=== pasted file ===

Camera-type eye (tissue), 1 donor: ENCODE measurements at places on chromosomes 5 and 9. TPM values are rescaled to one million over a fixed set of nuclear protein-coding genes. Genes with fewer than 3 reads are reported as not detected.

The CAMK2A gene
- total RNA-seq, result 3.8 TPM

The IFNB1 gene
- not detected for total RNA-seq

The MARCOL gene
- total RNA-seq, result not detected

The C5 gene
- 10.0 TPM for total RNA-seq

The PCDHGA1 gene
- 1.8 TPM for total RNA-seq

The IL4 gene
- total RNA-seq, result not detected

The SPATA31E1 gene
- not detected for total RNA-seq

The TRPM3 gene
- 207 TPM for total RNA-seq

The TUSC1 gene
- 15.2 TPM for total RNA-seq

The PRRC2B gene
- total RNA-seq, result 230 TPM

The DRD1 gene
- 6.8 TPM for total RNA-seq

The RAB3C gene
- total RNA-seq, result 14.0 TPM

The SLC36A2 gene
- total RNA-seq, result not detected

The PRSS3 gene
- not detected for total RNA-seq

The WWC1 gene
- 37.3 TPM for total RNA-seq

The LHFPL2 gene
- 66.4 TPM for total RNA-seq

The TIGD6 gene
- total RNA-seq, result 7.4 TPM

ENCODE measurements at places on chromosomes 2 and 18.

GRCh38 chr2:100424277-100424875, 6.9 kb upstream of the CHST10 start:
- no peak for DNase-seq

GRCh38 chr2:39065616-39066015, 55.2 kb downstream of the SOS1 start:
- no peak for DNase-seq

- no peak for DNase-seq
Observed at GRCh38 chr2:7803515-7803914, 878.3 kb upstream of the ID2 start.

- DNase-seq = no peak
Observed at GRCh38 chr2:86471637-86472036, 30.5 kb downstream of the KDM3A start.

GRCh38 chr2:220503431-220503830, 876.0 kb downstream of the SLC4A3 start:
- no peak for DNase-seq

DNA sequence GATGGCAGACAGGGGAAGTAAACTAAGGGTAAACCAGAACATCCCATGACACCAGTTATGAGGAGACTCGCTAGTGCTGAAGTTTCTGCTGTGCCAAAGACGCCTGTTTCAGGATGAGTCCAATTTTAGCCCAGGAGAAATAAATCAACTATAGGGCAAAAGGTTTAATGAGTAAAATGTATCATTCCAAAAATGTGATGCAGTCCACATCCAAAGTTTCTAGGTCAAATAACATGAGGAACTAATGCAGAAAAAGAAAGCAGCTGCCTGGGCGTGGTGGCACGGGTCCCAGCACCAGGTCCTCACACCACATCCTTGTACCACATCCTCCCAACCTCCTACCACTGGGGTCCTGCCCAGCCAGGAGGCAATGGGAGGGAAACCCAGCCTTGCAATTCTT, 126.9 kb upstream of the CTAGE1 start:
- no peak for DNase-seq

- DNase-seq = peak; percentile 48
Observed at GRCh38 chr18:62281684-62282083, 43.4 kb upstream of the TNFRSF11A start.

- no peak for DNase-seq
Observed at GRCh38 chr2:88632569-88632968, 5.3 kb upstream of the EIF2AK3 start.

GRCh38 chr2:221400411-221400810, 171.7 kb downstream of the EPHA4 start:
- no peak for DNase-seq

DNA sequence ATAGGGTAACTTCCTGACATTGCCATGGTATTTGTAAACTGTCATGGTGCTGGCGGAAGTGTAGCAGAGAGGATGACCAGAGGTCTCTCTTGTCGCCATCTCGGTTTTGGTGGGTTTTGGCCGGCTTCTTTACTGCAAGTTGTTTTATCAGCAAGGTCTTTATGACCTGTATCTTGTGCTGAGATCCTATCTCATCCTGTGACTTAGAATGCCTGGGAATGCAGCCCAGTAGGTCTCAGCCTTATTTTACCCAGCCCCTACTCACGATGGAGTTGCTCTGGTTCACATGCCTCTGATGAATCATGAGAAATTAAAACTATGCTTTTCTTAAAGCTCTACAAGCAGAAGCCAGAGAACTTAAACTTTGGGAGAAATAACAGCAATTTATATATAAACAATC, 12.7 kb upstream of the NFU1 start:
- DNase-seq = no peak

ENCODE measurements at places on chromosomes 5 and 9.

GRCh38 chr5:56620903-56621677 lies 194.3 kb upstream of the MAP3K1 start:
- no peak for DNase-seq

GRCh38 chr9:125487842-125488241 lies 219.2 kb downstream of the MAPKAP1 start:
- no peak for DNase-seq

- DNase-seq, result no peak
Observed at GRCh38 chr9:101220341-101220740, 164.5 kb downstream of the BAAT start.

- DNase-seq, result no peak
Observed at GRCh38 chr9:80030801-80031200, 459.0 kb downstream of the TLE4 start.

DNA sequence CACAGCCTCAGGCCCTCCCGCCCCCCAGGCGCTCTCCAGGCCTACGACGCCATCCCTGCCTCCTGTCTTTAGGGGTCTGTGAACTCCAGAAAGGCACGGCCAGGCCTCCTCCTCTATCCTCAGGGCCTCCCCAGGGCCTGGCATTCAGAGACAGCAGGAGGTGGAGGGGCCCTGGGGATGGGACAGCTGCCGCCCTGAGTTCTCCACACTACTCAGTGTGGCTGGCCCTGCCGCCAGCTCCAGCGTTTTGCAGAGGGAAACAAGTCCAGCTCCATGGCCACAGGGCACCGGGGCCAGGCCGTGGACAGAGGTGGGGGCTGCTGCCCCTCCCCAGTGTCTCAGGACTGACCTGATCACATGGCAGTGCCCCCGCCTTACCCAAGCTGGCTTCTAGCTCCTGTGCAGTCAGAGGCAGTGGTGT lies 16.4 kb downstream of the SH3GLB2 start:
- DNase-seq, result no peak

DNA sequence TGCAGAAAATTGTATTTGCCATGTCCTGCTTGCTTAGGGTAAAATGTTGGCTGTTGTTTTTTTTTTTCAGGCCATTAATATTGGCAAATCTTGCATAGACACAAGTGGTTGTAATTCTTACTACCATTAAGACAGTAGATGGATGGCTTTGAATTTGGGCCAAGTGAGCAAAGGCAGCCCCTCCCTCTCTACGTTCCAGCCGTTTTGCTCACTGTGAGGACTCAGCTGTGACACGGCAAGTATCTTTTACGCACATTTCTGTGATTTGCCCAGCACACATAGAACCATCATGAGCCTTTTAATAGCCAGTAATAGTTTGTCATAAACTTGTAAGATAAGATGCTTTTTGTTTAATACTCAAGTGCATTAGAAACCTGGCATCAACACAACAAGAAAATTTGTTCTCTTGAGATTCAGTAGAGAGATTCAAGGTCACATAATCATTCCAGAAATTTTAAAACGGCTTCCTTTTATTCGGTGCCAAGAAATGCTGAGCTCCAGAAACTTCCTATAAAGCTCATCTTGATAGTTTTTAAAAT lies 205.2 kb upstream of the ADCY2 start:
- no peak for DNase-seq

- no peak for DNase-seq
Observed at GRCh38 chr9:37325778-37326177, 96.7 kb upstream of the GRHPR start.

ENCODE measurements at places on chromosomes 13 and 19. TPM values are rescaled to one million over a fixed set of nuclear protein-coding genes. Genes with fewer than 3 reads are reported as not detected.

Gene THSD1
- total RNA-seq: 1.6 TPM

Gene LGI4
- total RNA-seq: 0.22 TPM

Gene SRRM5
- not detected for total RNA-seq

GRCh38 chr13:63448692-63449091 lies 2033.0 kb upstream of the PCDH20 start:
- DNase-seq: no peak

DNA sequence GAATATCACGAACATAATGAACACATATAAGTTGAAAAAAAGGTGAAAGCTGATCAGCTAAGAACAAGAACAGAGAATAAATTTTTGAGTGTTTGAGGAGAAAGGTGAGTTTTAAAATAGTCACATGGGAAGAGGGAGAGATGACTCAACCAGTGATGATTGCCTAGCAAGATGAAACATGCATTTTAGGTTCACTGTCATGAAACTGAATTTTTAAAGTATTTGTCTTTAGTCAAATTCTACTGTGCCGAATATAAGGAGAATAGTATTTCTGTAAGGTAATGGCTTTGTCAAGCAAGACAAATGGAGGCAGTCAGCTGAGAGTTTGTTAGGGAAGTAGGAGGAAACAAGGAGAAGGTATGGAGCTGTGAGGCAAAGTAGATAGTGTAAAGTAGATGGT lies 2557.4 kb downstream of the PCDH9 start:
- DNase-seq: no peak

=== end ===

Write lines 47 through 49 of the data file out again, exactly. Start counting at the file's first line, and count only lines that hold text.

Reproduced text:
DNA sequence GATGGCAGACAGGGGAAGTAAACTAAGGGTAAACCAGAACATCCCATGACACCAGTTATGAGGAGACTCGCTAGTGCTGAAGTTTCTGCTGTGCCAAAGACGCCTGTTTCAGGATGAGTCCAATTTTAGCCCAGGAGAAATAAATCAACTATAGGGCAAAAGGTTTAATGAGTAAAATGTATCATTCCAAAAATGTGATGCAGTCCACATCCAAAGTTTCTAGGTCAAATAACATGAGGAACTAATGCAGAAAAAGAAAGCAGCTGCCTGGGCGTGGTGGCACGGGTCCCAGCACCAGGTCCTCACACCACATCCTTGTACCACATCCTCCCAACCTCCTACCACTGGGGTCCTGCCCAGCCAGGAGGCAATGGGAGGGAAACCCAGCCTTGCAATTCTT, 126.9 kb upstream of the CTAGE1 start:
- no peak for DNase-seq

- DNase-seq = peak; percentile 48